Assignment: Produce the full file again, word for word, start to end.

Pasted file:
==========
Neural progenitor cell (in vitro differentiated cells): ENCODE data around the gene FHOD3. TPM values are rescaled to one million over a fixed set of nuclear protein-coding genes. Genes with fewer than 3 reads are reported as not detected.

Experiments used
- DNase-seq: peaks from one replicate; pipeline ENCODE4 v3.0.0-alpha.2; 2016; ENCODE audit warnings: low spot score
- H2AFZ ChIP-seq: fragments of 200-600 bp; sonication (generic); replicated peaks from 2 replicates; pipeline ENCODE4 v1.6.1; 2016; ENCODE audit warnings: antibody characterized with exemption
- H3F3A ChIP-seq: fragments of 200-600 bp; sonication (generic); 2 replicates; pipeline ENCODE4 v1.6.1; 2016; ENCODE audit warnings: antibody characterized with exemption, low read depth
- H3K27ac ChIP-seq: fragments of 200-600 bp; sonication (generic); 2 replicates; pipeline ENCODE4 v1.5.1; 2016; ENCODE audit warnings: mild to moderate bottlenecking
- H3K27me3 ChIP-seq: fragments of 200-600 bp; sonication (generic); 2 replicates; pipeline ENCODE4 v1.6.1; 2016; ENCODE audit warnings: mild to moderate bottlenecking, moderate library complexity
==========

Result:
Neural progenitor cell (in vitro differentiated cells): ENCODE data around the gene FHOD3. TPM values are rescaled to one million over a fixed set of nuclear protein-coding genes. Genes with fewer than 3 reads are reported as not detected.

Experiments used
- DNase-seq: peaks from one replicate; pipeline ENCODE4 v3.0.0-alpha.2; 2016; ENCODE audit warnings: low spot score
- H2AFZ ChIP-seq: fragments of 200-600 bp; sonication (generic); replicated peaks from 2 replicates; pipeline ENCODE4 v1.6.1; 2016; ENCODE audit warnings: antibody characterized with exemption
- H3F3A ChIP-seq: fragments of 200-600 bp; sonication (generic); 2 replicates; pipeline ENCODE4 v1.6.1; 2016; ENCODE audit warnings: antibody characterized with exemption, low read depth
- H3K27ac ChIP-seq: fragments of 200-600 bp; sonication (generic); 2 replicates; pipeline ENCODE4 v1.5.1; 2016; ENCODE audit warnings: mild to moderate bottlenecking
- H3K27me3 ChIP-seq: fragments of 200-600 bp; sonication (generic); 2 replicates; pipeline ENCODE4 v1.6.1; 2016; ENCODE audit warnings: mild to moderate bottlenecking, moderate library complexity